Kail road Transfer.
Without any further comment than
a regret that we are so dependent on
California, we submit the following,
which will speak for itself:
An important transfer of Pacific
coast railway rights has just been
consummated, by which the control
of the Oregon railroad system will
pass into new hands. A majority of
the stock of the Oregon railroads, of
which Ben Holladay is President,
has been transferred to the German
bondholders, who agree to supply
the necessary funds for completing
their construction. It is now said
that the construction of the roads
will be immediately pushed to rapid
completion. It is believed that this
transfer is preliminary to a second
one, by which the Central Pacific
will acquire possession of the Oregon
roads. The terms of the transfer to
Stanford & Co. are not known; but
one of the conditions is that the Cen
tral Pacific people shall complete the
connection between the Oregon and
California system of roads. It is
known that Lioyd Tevia is now in
New York, and it is asserted that he
goes there as the agent of the Centra
Pacific to consummate the bargain.
Another fact that lends confirmation
to these circumstances, is that the
Central Pacific has now surveying
parties at work above Heading, to
which point Holladay was to have
brought his roads" to connect with
the California and Oregon Bailroad.
Chaiige, Chester, Chaege! The
Montenegrin or Herzegovinian trou
ble is assumii g a formidable front.
The 'Turks are willing to give the
Christians guarantees of peace, but
will not 2'ermit foreign mediation.
This will not suit the ncttlesome
Herzegovinians, whose homes have
been pillaged, whose lives have-been
marked for sacrifice, and whose llocks
and fields have been destroyed, so
they, according to a late telegram,
are a unit for war. They have dis
patched troops to the frontier, have
contracted a loan sufficiently large to
permit of their carrying on a pro
tracted struggle, and have ordered
from an American firm 10,000 rifles
and CO cannon, to be delivered in
March. In the vernacular of the
day, "this looks like business."
The present phase seems to indi
cate that the railroad question will
L'O made the controlling one for
the consideration of Congress. The
hard money question winch so re
cently appeared to dominate has
been overshadowed by the mighty
contest of the railroad magnates of
the country. The friends of Col.
Scott will leave no means untried to
shape the course of Congress favor
ably to the railroad project for which
Scott is so anxious to obtain Govern
The first number of the Oregon
Educational Monthly is before us. As
the advancement of education is a
matter in which the most indifferent
of us are interested, we feel that the
success of the enterprise is undoubt
edly established. It has our con
gratulations on its neat appearaucc
and interesting contents, and
wishes for future prosperity.
It is just leaking out that the gov
ernment hires a Babeock extinguish
er for eight thousand dollars a year.
It is kept in the Interior Department
and is called Bristow.
Oregonians in Washington, D. C,
Wit'.ington, Thompson, Simpson,
Crandail, Scott 'and- Denny. Ben
Holladay is said to be in New York.
The Democratic State Central Com
mittee has been called to meet in
Portland on February 10th, next.
The constitutional convention, now
m session in Colorado, is the fourth
one of the kind held in that Territory
Twice the people rejected the consti
tution submitted to them, and once
the final aet of admission was vetoed
by Andrew Johnson o? .r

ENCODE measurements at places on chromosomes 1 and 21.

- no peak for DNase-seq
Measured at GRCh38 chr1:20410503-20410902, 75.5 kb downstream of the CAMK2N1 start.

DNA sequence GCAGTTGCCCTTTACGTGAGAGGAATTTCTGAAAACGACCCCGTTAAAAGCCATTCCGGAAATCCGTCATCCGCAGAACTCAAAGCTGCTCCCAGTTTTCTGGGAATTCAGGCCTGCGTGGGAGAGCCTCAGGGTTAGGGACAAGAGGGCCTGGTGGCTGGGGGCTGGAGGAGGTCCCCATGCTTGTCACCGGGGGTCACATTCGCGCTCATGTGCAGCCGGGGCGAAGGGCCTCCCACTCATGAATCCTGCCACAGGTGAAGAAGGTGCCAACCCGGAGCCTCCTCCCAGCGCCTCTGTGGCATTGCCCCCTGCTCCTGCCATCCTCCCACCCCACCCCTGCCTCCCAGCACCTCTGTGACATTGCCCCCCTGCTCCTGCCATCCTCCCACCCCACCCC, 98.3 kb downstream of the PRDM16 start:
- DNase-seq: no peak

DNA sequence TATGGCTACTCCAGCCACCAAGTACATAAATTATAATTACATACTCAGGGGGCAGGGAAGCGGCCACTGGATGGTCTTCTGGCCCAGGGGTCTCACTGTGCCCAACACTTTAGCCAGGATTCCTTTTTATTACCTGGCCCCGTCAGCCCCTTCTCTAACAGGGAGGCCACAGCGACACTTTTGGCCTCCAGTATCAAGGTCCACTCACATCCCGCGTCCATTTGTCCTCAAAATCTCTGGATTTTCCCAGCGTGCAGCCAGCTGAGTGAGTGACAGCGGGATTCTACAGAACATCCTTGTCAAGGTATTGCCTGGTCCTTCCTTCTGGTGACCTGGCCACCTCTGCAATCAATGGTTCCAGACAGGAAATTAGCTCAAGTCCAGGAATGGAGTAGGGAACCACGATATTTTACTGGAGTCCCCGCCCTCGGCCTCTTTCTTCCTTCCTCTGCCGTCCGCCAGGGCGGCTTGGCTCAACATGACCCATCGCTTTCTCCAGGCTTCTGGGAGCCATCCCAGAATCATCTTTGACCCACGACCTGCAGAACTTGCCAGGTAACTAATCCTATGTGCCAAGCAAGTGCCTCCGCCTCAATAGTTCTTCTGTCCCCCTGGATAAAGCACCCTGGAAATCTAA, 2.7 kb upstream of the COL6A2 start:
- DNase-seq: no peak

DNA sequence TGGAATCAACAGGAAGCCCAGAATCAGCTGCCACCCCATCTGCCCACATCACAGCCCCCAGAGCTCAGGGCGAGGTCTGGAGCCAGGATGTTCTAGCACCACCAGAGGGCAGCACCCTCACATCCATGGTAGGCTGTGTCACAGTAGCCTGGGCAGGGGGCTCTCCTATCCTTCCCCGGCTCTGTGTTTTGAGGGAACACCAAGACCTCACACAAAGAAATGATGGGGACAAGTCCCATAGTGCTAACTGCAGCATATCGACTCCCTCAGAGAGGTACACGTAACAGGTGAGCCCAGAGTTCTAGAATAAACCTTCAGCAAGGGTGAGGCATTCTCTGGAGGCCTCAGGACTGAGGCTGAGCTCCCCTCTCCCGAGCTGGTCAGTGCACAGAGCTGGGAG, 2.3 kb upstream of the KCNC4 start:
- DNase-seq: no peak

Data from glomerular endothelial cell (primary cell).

I C ... . ,1111111
t of an nisujheient census
Wood, egg and butter h;iv. come,
uowii in price ut Walla Walla to just
on- half of -snIuu. they commanded
last winter at this time.
In a cutting affray in Kiu-'s Val
ley, Benton c-oiuity, Amos Hallock
severely woum'cd Liu mot Wren.
The recile w'.nf v ,;u i
1 1 .
i i la eo-.n:h
- . . ' i i I UIUI i I,
Washington-, Jan. G. Sherman
p resell ted 590 petitions signed by 29.-
I 60Ct persons 2raying for the abolition
of the bank check stamp tax. Be
Morton, from the committee on priv
ileges and elections, to which was re
ferred the resolution of Edmunds in
regard to the election of President
pro tern of the Senate, made a report,
which was ordered to be printed and
lie on the table. The committee
agreed, by a vote five against two.
that it is within constitutional power
to elect a new President pro tempore
at the present time, if a majority of
Senators so desire.
e The chair laid before the "Senate a
communication from the Secretary
of War, enclosing the report of Gen.
Howard, commanding the Depart
ment of the Columbia, of his tour in
Alaska in 1875, and a recommenda
tion that Alaska be attached to Wash
ington Territory as a county. Ee
Morton presented several petitions
for the appointment of a committee
to inquire as to tho alcoholic liquor
trailic. lief erred.
Wright introduced a bill fixing the
salary of the President of the United
Washington, Jan. 7. Clayton
presented papers bearing on the ease
of Wm. K. Sebastian, late senator
from Arkansas, who was expelled
from the Senate. Referred.
Allison introduced a bill for the
sale of certain Shawnee Indian lands,
to provide homes for Black Bob and
the absent Shawnee Indians. Re
Wright introduced a bill granting
pensions to ofiicers in "the war with
Great Britain in 1812, and those of
the Indian wars during that period.
Bogy moved to have Morrill's re
sumption bill postponed until the
first Monday in February. He said
he was not an inflationist but op
posed contracting the currency now
Thurman in his remarks on
question said he desired to call
attention of Senator Morrill to
third section of his bill, which
quired National Banks to hold a
quarter of their money reserve in
coin, and after January 1, 1877, half,
and alter October 1, 1873, three
fourths. He thought these banks
ought to prepare for specie payment,
and it would be no more than just
for Congress to require them to keep
Edmunds inquired how a national
bank could resume as long as the
government did not. It could redeem
its note with a greenback which had
been made legal tender.